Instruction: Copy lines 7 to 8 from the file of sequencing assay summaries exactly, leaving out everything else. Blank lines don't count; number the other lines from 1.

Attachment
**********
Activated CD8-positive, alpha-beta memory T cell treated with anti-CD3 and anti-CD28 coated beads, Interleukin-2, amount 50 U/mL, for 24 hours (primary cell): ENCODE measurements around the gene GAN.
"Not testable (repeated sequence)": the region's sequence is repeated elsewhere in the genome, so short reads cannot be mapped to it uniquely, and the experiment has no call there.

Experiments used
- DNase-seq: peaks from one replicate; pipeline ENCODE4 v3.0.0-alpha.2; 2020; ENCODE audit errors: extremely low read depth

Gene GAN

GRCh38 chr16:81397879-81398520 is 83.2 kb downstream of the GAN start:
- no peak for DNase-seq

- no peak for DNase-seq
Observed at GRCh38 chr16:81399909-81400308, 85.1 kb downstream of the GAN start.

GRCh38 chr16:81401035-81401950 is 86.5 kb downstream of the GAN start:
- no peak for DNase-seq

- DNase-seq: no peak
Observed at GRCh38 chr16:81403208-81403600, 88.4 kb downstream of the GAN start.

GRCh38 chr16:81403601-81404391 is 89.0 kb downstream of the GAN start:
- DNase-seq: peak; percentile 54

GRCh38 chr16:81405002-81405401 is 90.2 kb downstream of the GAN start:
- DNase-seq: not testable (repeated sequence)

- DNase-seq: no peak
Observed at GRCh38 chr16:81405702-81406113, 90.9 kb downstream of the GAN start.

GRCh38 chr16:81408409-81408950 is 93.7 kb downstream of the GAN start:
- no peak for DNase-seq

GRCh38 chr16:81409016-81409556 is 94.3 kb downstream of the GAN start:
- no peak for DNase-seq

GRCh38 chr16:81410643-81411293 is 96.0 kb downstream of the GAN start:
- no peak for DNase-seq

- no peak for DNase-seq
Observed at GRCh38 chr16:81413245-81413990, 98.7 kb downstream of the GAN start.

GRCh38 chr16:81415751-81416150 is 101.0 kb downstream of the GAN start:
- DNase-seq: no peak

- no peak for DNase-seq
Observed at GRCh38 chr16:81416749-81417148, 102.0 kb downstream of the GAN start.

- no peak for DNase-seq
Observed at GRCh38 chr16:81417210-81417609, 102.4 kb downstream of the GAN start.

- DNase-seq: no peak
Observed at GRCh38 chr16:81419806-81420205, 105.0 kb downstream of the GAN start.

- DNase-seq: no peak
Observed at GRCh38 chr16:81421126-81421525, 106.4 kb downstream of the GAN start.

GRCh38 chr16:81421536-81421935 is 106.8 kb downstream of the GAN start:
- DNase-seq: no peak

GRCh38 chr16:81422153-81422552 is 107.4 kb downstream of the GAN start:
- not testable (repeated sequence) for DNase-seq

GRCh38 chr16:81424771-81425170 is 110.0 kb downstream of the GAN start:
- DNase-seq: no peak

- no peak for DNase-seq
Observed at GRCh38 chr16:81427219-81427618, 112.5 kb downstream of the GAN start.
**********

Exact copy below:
- no peak for DNase-seq

- no peak for DNase-seq